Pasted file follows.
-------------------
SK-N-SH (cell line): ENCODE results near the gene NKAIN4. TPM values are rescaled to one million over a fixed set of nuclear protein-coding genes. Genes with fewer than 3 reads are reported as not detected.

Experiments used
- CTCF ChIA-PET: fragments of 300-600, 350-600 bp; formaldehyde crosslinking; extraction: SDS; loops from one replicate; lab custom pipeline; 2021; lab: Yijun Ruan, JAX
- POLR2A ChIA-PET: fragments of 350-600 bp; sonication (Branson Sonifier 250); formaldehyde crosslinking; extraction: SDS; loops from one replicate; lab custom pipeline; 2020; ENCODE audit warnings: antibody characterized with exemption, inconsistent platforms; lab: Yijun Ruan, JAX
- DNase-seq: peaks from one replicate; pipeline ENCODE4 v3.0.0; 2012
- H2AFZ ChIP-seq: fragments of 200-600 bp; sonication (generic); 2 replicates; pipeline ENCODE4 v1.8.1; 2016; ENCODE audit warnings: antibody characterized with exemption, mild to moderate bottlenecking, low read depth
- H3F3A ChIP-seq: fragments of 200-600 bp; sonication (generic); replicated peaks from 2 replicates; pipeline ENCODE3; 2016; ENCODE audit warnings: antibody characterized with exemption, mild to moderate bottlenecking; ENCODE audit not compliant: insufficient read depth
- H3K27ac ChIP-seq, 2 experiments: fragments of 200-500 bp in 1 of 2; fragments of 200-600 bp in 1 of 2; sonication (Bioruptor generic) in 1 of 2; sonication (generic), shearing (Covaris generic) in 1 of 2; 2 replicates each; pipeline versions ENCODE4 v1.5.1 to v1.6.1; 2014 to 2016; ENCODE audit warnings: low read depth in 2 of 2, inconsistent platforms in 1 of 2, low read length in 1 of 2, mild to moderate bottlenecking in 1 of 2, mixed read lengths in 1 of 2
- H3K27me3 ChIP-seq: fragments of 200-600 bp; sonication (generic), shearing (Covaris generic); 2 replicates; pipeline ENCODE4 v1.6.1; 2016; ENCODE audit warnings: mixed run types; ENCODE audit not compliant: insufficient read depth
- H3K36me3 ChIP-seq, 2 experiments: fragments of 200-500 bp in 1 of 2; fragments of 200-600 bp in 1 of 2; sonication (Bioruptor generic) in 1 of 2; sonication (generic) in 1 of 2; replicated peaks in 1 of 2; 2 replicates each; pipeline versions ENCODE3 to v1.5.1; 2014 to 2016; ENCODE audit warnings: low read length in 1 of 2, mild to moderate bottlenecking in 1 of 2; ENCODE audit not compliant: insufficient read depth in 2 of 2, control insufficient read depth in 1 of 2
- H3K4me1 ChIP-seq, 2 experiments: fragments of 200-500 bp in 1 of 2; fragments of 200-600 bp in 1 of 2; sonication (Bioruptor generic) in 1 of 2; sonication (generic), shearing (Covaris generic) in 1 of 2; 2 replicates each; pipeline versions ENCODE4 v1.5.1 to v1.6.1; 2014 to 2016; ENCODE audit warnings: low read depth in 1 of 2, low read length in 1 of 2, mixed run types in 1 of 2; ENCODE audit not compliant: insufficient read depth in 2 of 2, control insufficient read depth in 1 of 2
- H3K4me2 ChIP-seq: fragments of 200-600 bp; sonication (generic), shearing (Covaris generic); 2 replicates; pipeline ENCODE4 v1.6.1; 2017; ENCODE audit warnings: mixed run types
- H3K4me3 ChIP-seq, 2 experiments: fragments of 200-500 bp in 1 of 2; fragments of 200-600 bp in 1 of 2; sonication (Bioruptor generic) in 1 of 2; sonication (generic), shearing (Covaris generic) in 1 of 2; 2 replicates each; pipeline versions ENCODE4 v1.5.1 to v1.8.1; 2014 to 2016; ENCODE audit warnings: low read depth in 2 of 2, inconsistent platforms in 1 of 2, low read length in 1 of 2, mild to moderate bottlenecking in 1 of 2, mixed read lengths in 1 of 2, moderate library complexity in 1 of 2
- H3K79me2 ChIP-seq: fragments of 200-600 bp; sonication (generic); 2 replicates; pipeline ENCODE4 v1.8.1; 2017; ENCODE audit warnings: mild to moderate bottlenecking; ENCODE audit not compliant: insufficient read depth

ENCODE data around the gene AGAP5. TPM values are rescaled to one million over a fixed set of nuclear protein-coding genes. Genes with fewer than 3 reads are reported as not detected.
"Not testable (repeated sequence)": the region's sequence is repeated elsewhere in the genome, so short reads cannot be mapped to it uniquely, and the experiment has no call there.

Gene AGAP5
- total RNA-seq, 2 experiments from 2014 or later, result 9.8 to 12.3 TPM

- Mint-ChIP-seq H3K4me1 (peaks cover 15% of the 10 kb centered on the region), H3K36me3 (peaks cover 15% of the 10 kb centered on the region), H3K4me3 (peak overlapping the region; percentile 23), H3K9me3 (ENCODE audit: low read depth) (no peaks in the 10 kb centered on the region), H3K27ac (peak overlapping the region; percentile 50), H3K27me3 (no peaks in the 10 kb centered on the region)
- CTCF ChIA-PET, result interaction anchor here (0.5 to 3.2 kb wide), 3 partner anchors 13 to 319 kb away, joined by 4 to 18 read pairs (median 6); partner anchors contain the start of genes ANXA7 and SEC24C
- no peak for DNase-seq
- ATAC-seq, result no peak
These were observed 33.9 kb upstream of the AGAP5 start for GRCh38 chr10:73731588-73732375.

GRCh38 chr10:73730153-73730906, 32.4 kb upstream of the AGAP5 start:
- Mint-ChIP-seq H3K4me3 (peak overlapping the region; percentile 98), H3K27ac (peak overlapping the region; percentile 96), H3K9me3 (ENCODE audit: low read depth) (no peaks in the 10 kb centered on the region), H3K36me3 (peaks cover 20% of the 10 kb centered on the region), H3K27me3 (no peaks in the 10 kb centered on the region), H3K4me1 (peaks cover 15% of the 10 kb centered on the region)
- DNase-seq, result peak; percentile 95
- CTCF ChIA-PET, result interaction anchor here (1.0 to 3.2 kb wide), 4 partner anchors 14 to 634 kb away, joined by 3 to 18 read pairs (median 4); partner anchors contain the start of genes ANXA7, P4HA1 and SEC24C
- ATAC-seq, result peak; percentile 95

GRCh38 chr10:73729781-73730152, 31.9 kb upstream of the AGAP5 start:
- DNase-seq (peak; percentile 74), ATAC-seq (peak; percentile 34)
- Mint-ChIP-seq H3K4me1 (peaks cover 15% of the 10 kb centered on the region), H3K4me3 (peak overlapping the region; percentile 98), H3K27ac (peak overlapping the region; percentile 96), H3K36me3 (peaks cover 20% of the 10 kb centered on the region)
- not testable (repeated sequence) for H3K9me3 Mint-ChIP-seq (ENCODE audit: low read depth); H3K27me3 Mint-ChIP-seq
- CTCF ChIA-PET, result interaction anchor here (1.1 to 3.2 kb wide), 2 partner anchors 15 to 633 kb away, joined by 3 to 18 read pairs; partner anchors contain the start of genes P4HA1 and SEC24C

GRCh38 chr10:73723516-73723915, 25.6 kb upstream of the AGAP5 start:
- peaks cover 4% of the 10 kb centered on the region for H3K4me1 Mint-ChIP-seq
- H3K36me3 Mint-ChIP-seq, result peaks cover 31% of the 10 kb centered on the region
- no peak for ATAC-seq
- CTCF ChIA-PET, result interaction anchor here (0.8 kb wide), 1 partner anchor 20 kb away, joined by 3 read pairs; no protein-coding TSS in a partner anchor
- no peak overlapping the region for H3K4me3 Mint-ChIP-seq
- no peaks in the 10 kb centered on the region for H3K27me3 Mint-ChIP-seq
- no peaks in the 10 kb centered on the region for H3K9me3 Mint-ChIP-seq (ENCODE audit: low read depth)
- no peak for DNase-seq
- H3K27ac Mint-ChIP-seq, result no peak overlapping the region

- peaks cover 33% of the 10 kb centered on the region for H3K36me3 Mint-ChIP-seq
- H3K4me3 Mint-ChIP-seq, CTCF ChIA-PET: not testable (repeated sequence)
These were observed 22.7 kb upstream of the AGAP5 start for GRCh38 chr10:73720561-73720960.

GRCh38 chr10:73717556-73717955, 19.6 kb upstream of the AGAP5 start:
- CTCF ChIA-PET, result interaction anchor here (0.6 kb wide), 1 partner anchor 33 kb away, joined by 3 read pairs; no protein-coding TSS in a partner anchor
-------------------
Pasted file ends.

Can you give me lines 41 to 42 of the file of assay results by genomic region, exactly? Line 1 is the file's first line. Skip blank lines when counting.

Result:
- no peaks in the 10 kb centered on the region for H3K9me3 Mint-ChIP-seq (ENCODE audit: low read depth)
- no peak for DNase-seq